Podcast: The Hidden Underwater Marvels of The Flower Garden Banks National Marine Sanctuary

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When you think of Galveston, you may not immediately think of scuba diving on a coral reef. But have you ever wondered what lies beneath the surface of the Gulf of Mexico, approximately 100 miles south of the Texas coastline? Over 160 square miles of vibrant coral ecosystems, known as the Flower Garden Banks National Marine Sanctuary.

The Flower Garden Banks National Marine Sanctuary is located roughly 100 miles south of the Texas-Louisiana border in the Gulf of Mexico. It is made up of several areas of protected coral ecosystems on top of underwater salt dome mountains. And getting to this reef system is easier than you think. Visitors can charter fishing or diving boats to take them to the sanctuary, or those with the appropriate boats and equipment can drive themselves. Scuba diving at the flower gardens is by far the best way to experience these natural reef formations.

The Flower Garden Banks National Marine Sanctuary was established in 1992, originally consisting of only a small portion of the Flower Garden Banks. Over the past few decades, it has expanded to protect 160 square miles of fragile marine habitat made up of 17 different reefs and banks. But how did the Flower Garden Banks form in the first place?

The underlying geology consists of salt domes, essential for forming its unique underwater landscape. Hundreds of millions of years ago, the Gulf of Mexico was a shallow sea where a hot, dry climate caused significant evaporation, leaving a thick layer of salt on the seafloor. Over time, as the Gulf deepened, mud, sand, and silt covered the salt layers. The pressure from these sediments forced the salt upward, creating domes that either broke through or caused the seafloor to bulge. These salt domes can be a half-mile to two miles across and range in depth from just a few feet to over 10,000 feet below the water. They can even seep salt, making the water around them extremely salty. The depth of the salt domes, known as the flower garden banks, can make them the perfect location for coral reefs to thrive.

Some of the most popular diving spots are roughly 60 feet below the surface, where you'll be met with the most spectacular colors of a lively coral reef. Many of the star and brain corals that dominate the East and West banks are threatened species that have built up over thousands of years. The stony corals at the sanctuary grow slowly, about an inch every two or three years. The layers of these coral skeletons form annual growth patterns, like rings on a tree.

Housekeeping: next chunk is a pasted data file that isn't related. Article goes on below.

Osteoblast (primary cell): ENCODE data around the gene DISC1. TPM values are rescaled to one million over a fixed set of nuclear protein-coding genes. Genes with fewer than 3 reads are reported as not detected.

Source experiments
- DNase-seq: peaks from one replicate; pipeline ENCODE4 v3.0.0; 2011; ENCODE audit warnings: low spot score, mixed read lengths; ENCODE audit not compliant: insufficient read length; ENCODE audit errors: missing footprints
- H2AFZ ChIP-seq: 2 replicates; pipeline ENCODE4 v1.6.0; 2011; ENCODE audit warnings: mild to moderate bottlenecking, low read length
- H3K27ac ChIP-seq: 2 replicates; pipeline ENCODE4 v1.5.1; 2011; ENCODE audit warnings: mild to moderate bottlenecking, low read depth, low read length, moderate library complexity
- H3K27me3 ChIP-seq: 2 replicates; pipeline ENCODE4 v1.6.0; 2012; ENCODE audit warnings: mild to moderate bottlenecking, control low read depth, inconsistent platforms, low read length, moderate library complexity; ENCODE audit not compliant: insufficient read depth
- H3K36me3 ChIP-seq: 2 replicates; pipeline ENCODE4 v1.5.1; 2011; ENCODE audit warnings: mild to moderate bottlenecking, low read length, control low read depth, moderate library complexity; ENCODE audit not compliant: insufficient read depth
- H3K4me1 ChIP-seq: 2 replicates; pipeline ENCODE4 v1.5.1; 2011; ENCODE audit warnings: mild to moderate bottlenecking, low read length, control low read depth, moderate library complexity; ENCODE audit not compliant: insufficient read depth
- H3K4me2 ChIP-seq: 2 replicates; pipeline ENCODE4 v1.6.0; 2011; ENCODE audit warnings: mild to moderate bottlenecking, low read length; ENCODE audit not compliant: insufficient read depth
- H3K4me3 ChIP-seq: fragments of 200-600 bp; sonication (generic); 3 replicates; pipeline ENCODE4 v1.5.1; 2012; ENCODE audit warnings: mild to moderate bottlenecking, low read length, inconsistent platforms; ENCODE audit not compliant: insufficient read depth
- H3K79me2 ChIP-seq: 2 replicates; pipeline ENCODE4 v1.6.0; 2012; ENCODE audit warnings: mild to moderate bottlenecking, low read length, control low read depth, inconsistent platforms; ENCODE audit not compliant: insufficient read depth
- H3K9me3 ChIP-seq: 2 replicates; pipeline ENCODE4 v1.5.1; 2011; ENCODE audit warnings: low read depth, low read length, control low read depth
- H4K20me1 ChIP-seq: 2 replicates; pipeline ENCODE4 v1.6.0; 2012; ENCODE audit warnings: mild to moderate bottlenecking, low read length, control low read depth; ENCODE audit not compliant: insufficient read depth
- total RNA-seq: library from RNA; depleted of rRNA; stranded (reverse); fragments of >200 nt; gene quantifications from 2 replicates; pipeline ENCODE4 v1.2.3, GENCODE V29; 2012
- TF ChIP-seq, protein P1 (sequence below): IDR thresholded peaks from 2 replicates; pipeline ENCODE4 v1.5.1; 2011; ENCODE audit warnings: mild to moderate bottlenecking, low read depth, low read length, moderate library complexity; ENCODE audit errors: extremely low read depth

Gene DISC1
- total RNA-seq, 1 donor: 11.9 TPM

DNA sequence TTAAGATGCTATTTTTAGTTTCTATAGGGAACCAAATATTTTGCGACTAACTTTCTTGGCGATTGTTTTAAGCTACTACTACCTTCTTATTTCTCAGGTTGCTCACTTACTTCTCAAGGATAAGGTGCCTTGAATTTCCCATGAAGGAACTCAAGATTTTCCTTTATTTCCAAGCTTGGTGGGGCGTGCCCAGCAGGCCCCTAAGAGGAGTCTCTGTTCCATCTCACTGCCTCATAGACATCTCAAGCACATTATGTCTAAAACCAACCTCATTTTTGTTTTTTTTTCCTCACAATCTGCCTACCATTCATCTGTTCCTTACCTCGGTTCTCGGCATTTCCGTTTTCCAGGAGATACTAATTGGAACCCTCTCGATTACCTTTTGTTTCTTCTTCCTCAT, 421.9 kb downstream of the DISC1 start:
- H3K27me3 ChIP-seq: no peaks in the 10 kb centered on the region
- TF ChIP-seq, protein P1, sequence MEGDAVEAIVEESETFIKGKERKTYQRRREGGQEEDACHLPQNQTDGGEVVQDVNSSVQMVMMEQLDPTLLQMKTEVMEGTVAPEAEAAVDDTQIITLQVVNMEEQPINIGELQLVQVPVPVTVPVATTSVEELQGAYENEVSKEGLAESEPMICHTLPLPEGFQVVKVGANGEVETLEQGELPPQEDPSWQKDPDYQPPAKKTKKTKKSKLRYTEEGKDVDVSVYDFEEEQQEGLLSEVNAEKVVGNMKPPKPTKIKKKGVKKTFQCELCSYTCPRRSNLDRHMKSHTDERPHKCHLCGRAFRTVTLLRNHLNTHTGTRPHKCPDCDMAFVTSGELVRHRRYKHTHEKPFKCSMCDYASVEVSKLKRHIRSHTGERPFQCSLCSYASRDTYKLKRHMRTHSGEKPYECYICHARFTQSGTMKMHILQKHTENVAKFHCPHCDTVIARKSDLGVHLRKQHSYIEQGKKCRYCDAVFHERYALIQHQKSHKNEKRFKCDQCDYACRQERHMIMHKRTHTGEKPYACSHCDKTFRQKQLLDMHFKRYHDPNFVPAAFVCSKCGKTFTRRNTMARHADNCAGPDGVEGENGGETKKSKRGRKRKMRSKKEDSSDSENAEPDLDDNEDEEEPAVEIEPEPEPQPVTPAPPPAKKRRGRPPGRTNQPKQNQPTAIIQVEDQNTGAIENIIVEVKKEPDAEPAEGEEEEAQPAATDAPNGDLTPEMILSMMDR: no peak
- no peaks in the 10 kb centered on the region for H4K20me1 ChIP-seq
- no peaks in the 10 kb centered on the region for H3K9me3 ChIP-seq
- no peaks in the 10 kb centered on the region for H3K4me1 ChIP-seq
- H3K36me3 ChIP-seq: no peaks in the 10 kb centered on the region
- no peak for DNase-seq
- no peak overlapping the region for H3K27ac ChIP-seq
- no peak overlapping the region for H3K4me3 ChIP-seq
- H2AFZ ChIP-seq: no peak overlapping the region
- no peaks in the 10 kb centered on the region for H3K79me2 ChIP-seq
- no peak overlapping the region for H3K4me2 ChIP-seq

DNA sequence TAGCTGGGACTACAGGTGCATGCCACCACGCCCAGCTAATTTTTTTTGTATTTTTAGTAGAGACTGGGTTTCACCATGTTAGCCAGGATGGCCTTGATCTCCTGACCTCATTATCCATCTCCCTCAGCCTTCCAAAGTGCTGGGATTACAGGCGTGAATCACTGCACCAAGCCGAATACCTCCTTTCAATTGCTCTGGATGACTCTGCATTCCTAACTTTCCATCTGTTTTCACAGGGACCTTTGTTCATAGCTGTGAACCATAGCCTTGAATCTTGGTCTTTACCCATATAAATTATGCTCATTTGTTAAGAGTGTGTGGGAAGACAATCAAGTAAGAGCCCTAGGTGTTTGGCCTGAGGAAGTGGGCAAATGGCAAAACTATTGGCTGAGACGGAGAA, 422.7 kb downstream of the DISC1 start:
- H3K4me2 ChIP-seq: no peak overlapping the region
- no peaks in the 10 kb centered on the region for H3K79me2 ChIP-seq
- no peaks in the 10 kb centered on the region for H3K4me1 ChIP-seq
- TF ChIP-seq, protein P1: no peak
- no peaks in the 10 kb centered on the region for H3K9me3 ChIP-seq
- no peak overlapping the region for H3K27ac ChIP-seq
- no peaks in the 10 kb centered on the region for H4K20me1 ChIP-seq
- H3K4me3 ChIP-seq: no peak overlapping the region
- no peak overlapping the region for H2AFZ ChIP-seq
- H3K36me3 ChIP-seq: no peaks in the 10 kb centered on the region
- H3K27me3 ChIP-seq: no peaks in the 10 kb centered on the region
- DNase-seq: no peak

These stony corals are living creatures made up of small polyps that look like tiny sea anemones. It takes hundreds of thousands of these to make up a reef-building colony. Unlike anemones, these transparent coral polyps combine to create a living mat and slowly build their stony skeleton.

The color we see in coral reefs actually comes from symbiotic algae called zooxanthellae, which live under the tissue in these coral polyps. When the time comes for this coral to reproduce, Coral spawns can be observed in the sanctuary about a week after the first full moon in August. It's known as one of the most spectacular coral spawning events in the world.

Various other marine life thrives around the flower garden banks, including spotted eagle rays, Christmas Tree Worms, Damselfish, Grouper, Butterflyfish, Parrotfish, Moray Eels, Manta Rays, Crabs, Shrimp, and Hammerhead Sharks, Sea Hares, Squid, and even Whale Sharks.

If you decide to dive at the Flower Garden Banks, you'll probably notice the barracuda first, as they like to keep a close eye on the waters nearest to your boat.

When you do decide to dive the flower garden banks, be sure to bring your camera. Due to the reef's remote location, scientists and staff are often limited in how often they can collect data, so every little bit of information they receive helps them monitor this delicate coral ecosystem.

Whether you're an avid diver or simply a marine enthusiast, remember the importance of protecting these delicate ecosystems. By appreciating and respecting the Flower Garden Banks, we help ensure that the sanctuary remains a thriving habitat for future generations to cherish and explore.

Who knew that getting to a world-renowned coral reef was just a few hours by boat from Galveston? The Flower Garden Banks National Marine Sanctuary, a hidden gem in the Gulf of Mexico.

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J.R. Shaw Creator & Host of Galveston Unscripted

J.R. Shaw is the creator and host of Galveston Unscripted Podcast & audio tour. Shaw recognizes that history is nuanced and learning it can be powerful. He's made it his mission to reduce the friction between true history and anyone who is willing to listen! J.R. Shaw focuses on telling the full story through podcasting and social media with the goal of making learning accurate history easy and entertaining for all who seek it.

J.R. grew up along the Texas Gulf Coast, where he learned to love talking with anyone about anything! He started Galveston Unscripted after he realized how much he loved talking to people about their stories related to Galveston Island and Texas History. "So much of our history is lost when we don't have the opportunity to hear from those who lived it or have second-hand knowledge."